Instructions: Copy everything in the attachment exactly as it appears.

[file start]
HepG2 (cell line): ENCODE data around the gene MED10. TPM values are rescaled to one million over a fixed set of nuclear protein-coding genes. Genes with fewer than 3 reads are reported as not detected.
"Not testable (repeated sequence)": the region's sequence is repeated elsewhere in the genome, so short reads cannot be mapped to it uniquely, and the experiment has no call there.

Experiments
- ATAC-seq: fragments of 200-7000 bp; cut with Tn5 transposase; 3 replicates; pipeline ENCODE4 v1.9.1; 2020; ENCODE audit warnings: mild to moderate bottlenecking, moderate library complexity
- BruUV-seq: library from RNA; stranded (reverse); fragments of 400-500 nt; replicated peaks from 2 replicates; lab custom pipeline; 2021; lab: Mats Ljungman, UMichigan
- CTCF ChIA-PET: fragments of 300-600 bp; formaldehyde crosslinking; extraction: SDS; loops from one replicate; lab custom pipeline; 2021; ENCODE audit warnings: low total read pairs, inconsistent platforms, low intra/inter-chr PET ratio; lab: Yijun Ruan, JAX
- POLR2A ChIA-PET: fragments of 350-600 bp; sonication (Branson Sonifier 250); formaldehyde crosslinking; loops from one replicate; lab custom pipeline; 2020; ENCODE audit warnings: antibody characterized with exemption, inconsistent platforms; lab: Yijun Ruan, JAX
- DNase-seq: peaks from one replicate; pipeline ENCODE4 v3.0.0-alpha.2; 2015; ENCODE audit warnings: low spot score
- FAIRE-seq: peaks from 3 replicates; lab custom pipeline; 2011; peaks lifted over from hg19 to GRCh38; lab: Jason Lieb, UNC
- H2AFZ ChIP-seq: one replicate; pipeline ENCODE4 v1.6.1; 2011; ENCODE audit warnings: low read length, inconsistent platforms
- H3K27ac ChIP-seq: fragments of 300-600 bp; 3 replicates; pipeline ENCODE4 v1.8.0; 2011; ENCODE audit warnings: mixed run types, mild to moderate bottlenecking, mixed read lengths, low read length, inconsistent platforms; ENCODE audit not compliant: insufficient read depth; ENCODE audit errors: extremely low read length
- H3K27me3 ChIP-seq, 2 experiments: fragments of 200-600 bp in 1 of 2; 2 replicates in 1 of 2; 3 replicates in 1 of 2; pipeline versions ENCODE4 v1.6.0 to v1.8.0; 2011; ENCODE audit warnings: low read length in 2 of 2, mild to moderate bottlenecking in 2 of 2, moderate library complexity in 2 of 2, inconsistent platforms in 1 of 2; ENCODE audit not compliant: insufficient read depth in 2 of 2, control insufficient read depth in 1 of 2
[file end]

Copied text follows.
HepG2 (cell line): ENCODE data around the gene MED10. TPM values are rescaled to one million over a fixed set of nuclear protein-coding genes. Genes with fewer than 3 reads are reported as not detected.
"Not testable (repeated sequence)": the region's sequence is repeated elsewhere in the genome, so short reads cannot be mapped to it uniquely, and the experiment has no call there.

Experiments
- ATAC-seq: fragments of 200-7000 bp; cut with Tn5 transposase; 3 replicates; pipeline ENCODE4 v1.9.1; 2020; ENCODE audit warnings: mild to moderate bottlenecking, moderate library complexity
- BruUV-seq: library from RNA; stranded (reverse); fragments of 400-500 nt; replicated peaks from 2 replicates; lab custom pipeline; 2021; lab: Mats Ljungman, UMichigan
- CTCF ChIA-PET: fragments of 300-600 bp; formaldehyde crosslinking; extraction: SDS; loops from one replicate; lab custom pipeline; 2021; ENCODE audit warnings: low total read pairs, inconsistent platforms, low intra/inter-chr PET ratio; lab: Yijun Ruan, JAX
- POLR2A ChIA-PET: fragments of 350-600 bp; sonication (Branson Sonifier 250); formaldehyde crosslinking; loops from one replicate; lab custom pipeline; 2020; ENCODE audit warnings: antibody characterized with exemption, inconsistent platforms; lab: Yijun Ruan, JAX
- DNase-seq: peaks from one replicate; pipeline ENCODE4 v3.0.0-alpha.2; 2015; ENCODE audit warnings: low spot score
- FAIRE-seq: peaks from 3 replicates; lab custom pipeline; 2011; peaks lifted over from hg19 to GRCh38; lab: Jason Lieb, UNC
- H2AFZ ChIP-seq: one replicate; pipeline ENCODE4 v1.6.1; 2011; ENCODE audit warnings: low read length, inconsistent platforms
- H3K27ac ChIP-seq: fragments of 300-600 bp; 3 replicates; pipeline ENCODE4 v1.8.0; 2011; ENCODE audit warnings: mixed run types, mild to moderate bottlenecking, mixed read lengths, low read length, inconsistent platforms; ENCODE audit not compliant: insufficient read depth; ENCODE audit errors: extremely low read length
- H3K27me3 ChIP-seq, 2 experiments: fragments of 200-600 bp in 1 of 2; 2 replicates in 1 of 2; 3 replicates in 1 of 2; pipeline versions ENCODE4 v1.6.0 to v1.8.0; 2011; ENCODE audit warnings: low read length in 2 of 2, mild to moderate bottlenecking in 2 of 2, moderate library complexity in 2 of 2, inconsistent platforms in 1 of 2; ENCODE audit not compliant: insufficient read depth in 2 of 2, control insufficient read depth in 1 of 2